Checking capacitors

Do you have a question? Post it now! No Registration Necessary

Translate This Thread From English to

Threaded View


Today I received one of the roughly  $ 20 component testers.  Checking  
it out and comparing capacitors I notices a big difference in a couple  
of them

I was using a Fluke 87,  a LCR meter from China, an older component  
tester and the new component tester.

The first capacitor was a Sprague .06 uF 600V.  Two China testers showed  
near the value.  Within the 10%  tollorence,    The LCR tester showed it  
to be .08 and the Fluke as .1 uF.
This is a new,but very old capacitor.

Next capacitor was a 20 year old no name of .068 of 50 V made with the  
Poly something dielectric.  All meters were with in less than 10 %.  Ok  
here.
Same results with a newer one of .01 uF .  

Next came a Silver mica.  It is .01 at 600 V. Fluke shows up at .0150,  
LCR at  .0120.  Two component testers were close and in spec.


What gives with some capacitors checking like they should and some being  
way off, not just 10 % or so ?  I ran the tests several times on each  
capacitor to see if maybe the leads were not making good contact and any  
other similar thing I may have missed like having my fingers across the  
leads.

Ralph ku4pt

Re: Checking capacitors
On 2020-05-28 15:54, Ralph Mowery wrote:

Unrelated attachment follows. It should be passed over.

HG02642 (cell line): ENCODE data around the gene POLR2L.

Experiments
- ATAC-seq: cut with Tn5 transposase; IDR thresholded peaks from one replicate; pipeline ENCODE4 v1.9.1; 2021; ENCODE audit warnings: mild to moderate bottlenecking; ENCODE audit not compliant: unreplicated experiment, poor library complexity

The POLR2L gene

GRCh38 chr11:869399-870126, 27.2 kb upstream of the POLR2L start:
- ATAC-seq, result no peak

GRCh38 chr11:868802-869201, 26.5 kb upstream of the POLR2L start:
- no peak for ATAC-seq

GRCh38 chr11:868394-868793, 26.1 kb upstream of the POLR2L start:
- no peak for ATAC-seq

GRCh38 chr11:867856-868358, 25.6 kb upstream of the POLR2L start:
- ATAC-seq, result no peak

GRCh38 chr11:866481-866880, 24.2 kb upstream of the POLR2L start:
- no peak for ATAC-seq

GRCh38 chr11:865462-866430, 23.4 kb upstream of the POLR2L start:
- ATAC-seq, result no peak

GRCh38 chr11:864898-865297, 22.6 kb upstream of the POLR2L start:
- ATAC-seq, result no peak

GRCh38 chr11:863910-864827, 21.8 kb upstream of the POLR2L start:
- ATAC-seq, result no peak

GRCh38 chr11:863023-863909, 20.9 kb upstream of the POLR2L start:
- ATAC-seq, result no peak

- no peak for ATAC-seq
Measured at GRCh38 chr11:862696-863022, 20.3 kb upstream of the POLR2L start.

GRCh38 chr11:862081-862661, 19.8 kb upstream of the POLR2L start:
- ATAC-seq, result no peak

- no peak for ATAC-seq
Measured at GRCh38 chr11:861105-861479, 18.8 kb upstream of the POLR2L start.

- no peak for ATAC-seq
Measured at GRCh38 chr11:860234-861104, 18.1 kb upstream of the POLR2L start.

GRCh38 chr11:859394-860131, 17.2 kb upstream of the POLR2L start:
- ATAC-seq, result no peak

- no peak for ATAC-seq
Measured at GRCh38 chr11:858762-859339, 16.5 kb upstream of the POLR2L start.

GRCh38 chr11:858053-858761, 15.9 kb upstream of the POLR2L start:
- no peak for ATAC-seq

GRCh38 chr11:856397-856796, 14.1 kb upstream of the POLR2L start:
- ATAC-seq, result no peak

Quoted text here. Click to load it

Might be bad soakage--micas are horrible for that.  If you stick a 1-Hz  
square wave into it and look at the voltage across a the 1-M input  
impedance of your scope, you might see something interesting.

Scoping what the meters are doing to the cap would be interesting too.

Cheers

Phil Hobbs

--  
Dr Philip C D Hobbs
Principal Consultant
We've slightly trimmed the long signature. Click to see the full one.
Re: Checking capacitors
snipped-for-privacy@electrooptical.net says...
Quoted text here. Click to load it

I have a decent test bench.  Not lab quality,but not too bad.

I hooked a function generator set as square waves to 2 1000 ohm  
resistors for isolation.  From each resistor I went to a capacitor.  One  
was the Sprague  and the other was the poly something capacitor.  Then  
back to the ground side of the generator.  

 A dual track Hanteck 200 mhz scope with 10:1 probes were hooked across  
the capacitors.  I started out at .1 Hz and went up to around 10,000 Hz.  
At all times the traces were almost identical.  They started out as  
almost perfect square waves as expected .  At a couple of hundred cycles  
the leading edge started to show a rounding off near the rise of the  
cycle (top of the trace)  and same for the negative part of the cycle.  
As I increased the frequency they started resembling sine waves.  About  
like I expected.  At no time was there any measurable difference in the  
waveformes.  

I measured them again on the capacitor checkers and same results. The  
poly capacitor was very close on the meters and the Spraque was showing  
.1 instead of .06 or close to .06 on hte Fluke and .08 on another  
tester.  Had it shown .07 or .05 I would have called it meter tollorance  
but not almost double.


I don't have a capacitor tester that I can put any high voltage on them  
like 500 or so volts.

When I have more time I may try scoping the meters and see what they are  
putting across the capacitors.


Re: Checking capacitors
On 2020-05-28 17:48, Ralph Mowery wrote:
Quoted text here. Click to load it

My suggestion was to look at the current through the capacitors going  
into a high impedance.  That way you don't load down the generator.
Quoted text here. Click to load it

Hmm, dunno.  The meters may be using different schemes.

Cheers

Phil Hobbs

--